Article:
This information is usually placed conspicuously either in the front or back display of the product. Aside from the name, the city, state and zip code of the manufacturer are shown. This is distinguishable by the phrases “manufactured for:” or “distributed by:”.

The Ingredients of Dog Food

There are a myriad of ingredients a manufacturer may choose from to formulate a diet that meets the nutritional needs of a dog. This is true for the sources of proteins, carbohydrates and fats. These macronutrients also comprise the bulk of the dog food, thus the first five ingredients.

Protein Sources

Protein can be sourced from animal or plant ingredients. Common animal-based protein sources include chicken, lamb, fish, and beef. There are a variety of plant-based protein sources including corn and soybean. However, animal-based ingredients provide the highest quality protein sources.

Types of Protein Sources

  • Whole Meat - a raw protein ingredient that has not been mixed (e.g. whole chicken).
  • Meal - a rendered whole meat of a single source (e.g. chicken meal).
  • Meat Meal - rendered whole meats without a specified source
  • By-Product Meal - rendered organ meats and other edible parts of an animal

In general, whole meats and meals are ideal protein sources in dog foods. The main difference between the two is the rendering process involved in meals to remove moisture as opposed to whole meats. Because a meal is dehydrated, it becomes a highly concentrated protein source and moisture does not account for most of its weight.

Carbohydrate Sources

Carbohydrates are major energy sources and are commonly sourced from cereal grains. Some sources of carbohydrates include brown rice, sorghum, barley, oats, wheat and corn. It is important to have a good source of carbohydrates because it also serves as a fiber source important for optimum digestion.

Fat Sources

Just like proteins, fats can be sourced from animal or plant ingredients. Chicken and beef fat provide a lot of triglycerides and arachidonic acid essential as energy sources. Fish oil and vegetable oils provide omega-3 fatty acids and omega-6 fatty acids, respectively.

Why the First Five Ingredients Matter

As mentioned earlier, the way the ingredients are listed is based on their weight with the heaviest ingredient being the first. This simply means that the first five ingredients comprise the bulk of a dog food product. Here are some tips when checking the first five ingredients.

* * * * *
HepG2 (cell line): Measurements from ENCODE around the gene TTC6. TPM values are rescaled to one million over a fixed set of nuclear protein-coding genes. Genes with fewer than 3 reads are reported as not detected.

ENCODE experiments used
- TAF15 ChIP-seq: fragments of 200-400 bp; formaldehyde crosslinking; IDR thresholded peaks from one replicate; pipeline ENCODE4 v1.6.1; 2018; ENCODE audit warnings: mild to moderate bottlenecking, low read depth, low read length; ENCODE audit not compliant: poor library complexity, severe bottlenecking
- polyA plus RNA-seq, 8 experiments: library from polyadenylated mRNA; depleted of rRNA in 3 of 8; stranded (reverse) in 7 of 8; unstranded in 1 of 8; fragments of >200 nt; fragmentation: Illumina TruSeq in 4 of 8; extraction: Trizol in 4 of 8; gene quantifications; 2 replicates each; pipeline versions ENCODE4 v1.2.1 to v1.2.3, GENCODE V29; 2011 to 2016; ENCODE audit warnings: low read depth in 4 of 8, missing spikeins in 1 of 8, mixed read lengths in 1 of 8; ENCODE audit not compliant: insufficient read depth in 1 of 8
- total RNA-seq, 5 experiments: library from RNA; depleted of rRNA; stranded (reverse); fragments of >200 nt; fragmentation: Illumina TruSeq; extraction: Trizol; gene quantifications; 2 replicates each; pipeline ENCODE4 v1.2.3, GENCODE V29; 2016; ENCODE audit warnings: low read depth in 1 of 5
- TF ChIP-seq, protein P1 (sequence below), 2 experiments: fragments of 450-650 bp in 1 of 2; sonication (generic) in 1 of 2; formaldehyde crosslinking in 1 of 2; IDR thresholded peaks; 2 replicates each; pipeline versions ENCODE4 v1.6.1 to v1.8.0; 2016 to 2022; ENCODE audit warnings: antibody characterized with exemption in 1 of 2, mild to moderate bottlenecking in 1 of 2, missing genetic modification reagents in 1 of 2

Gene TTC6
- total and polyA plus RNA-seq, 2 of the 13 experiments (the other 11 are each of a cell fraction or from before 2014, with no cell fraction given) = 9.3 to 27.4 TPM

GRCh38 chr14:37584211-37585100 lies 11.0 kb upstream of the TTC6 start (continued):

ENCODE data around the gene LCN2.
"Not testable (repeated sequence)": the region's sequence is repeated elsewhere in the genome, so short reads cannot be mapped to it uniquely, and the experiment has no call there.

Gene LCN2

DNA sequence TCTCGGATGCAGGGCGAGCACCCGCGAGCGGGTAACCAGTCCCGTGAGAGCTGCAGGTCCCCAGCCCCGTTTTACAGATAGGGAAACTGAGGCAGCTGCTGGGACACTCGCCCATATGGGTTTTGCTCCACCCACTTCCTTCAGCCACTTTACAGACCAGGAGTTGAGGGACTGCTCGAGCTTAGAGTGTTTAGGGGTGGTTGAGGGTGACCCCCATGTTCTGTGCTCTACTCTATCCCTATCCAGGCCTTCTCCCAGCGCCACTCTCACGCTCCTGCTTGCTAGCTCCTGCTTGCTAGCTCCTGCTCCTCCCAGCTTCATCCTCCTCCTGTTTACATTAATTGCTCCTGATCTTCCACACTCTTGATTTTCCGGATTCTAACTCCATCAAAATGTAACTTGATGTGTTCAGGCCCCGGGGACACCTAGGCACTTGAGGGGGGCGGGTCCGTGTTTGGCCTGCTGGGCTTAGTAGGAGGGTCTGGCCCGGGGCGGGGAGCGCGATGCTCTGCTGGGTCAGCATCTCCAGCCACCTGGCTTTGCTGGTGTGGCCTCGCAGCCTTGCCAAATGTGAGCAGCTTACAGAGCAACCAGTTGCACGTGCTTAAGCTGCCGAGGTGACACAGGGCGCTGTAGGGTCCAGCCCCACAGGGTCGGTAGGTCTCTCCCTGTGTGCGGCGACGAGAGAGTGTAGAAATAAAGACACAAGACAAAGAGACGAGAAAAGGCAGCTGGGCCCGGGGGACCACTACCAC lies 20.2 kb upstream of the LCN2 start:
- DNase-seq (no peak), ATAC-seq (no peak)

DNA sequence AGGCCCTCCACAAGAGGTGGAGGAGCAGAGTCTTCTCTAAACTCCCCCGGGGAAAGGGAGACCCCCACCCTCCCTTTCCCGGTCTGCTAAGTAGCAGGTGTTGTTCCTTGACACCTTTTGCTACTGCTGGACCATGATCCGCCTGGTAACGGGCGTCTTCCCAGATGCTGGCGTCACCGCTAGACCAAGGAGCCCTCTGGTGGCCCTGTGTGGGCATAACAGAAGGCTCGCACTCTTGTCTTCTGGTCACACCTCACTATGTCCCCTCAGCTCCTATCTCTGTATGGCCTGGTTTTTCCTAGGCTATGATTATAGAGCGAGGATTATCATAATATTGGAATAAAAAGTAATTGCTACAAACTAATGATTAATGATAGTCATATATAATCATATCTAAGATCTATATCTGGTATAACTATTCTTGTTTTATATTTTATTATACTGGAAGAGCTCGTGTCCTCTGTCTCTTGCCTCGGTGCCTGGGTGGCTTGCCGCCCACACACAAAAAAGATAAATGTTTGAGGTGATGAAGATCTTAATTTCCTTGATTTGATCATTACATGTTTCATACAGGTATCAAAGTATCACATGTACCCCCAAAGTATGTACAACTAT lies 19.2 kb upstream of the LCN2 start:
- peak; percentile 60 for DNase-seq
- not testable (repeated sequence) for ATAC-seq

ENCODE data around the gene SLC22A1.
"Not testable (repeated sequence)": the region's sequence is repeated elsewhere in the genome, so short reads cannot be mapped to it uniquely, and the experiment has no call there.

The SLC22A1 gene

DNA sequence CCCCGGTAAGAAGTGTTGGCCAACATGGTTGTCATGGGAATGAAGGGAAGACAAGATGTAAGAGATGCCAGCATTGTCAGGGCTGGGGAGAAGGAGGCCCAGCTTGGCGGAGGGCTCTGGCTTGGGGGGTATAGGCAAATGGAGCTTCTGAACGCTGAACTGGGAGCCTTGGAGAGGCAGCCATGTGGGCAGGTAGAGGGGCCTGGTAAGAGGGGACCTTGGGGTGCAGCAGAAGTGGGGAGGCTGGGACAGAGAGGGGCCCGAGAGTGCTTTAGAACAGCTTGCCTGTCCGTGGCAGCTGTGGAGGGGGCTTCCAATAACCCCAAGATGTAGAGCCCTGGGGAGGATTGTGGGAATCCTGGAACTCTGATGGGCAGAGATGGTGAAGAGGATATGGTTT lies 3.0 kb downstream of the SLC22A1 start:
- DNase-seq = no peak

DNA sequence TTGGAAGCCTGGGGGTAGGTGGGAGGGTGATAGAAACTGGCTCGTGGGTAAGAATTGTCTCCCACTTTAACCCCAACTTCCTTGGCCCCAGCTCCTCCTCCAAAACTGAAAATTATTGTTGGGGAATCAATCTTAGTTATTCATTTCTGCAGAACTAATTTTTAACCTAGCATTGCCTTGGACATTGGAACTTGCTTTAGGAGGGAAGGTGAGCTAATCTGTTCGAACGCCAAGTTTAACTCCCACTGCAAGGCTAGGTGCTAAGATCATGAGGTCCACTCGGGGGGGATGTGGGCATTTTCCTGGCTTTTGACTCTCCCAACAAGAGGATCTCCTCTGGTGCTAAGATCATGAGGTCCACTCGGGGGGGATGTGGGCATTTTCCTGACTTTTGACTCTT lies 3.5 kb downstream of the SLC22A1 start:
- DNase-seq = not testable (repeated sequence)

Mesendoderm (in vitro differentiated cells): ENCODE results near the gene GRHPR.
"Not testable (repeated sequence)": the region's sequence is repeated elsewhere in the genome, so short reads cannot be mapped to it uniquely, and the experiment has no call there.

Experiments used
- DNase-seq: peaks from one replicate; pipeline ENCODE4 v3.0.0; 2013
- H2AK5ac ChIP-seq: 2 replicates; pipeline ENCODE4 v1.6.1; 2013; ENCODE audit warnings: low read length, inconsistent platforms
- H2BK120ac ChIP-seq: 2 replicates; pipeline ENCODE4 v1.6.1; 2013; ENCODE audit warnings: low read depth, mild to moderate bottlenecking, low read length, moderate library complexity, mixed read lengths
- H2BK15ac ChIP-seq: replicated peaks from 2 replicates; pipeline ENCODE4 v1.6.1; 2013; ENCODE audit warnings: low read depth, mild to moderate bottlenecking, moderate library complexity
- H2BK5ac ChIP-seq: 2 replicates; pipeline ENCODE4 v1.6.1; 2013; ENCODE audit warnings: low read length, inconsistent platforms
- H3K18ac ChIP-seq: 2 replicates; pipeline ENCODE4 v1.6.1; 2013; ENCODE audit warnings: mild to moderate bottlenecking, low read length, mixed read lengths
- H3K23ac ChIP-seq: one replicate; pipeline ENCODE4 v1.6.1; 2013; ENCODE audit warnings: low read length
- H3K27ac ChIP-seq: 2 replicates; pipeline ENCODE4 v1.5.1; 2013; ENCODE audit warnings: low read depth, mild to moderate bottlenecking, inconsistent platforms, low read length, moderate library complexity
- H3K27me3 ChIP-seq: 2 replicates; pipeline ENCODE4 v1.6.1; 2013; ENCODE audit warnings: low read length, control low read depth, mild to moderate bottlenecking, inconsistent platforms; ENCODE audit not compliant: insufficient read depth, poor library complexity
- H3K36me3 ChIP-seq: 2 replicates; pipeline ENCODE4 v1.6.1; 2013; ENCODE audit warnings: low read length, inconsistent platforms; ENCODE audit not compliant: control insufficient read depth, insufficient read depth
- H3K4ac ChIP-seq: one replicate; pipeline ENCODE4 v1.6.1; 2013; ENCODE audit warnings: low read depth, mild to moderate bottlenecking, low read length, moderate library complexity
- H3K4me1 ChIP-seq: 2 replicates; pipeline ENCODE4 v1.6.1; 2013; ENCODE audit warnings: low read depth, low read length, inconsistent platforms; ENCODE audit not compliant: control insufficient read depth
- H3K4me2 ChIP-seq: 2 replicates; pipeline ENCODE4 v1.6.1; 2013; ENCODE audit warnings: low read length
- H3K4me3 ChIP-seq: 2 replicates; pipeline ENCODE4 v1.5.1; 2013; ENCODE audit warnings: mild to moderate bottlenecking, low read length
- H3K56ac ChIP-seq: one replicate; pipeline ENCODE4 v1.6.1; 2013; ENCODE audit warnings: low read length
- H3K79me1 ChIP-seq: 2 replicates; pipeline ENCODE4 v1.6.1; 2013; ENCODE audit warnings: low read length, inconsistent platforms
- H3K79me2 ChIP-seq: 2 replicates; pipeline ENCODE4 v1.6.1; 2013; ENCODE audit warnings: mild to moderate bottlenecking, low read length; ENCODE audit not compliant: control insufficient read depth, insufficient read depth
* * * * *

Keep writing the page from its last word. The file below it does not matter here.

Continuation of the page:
1. A high-quality protein source should be on top of the list. This may include whole meats or meals. For wet dog foods, whole meat (e.g. “whole chicken” or simply “chicken”) is preferred while meals (e.g. “chicken meal” or “lamb meal”) are appropriate for dry dog food. Animal by-products or unspecified meat meals in the first five ingredients is a red flag.
  2. Good sources of carbohydrates must be in the first five ingredients. Whole grains (e.g. brown rice or oats) are excellent carbohydrate sources. Because these are whole grains, they will also provide beneficial fiber to the dog.
  3. Animal fats should be in the first five ingredients. Excellent choices for animal fats as ingredients are chicken fat and beef fat. Fish oil and vegetable oils are secondary fat ingredients and should be listed lower down the list.
  4. Artificial ingredients such as dyes, flavors and harmful additives must be absent in the first five. Dyes can be listed as “caramel color”, Blue 2, Red 40, and Yellow 5 and 6 while additives may include BHA, BHT and ethoxyquin.
  5. Potential allergens for your dog must not be in the list. If your dog is allergic to chicken, it must not be in the ingredient list, let alone in the first five ingredients. This is why it is important to avoid products with mystery and unspecified ingredients.

These tips can only be applied to dog foods labeled as “complete and balanced”. Treats and other products meant to be given as a supplemental feed may have different ratios of macronutrients. Still, it is important to check these products for artificial ingredients and potential allergens.

Dog Food Ingredients to Look for & to Avoid

Dog Food Ingredients to Look for & to Avoid infographic

Why choose Bully Max Dog Food?

Bully Max 30/20 High Protein Dog Food is an excellent choice if you’re looking for a complete and balanced meal with high-quality sources of protein, carbohydrates and fatty acids in the first five ingredients. Its first ingredient is chicken meal which contains 300% more protein than fresh chicken. Brown rice is a whole grain and its source of carbohydrates together with beet pulp and sorghum. It is further fortified with chicken fat which is an excellent source of fatty acids. Lastly, it does not contain harmful ingredients such as artificial dyes, BHA, BHT and ethoxyquin.

Have you tried Bully Max products? Share with us your experience by leaving us a comment below.

About The Author


Dr. Irah Pearl Acierto

Veterinarian, Freelance Contributor

Dr. Irah Pearl Acierto is a companion animal veterinarian and a freelance writer from the Philippines. She is trained in the fields of preventive medicine, internal medicine, animal nutrition, animal welfare and veterinary public health.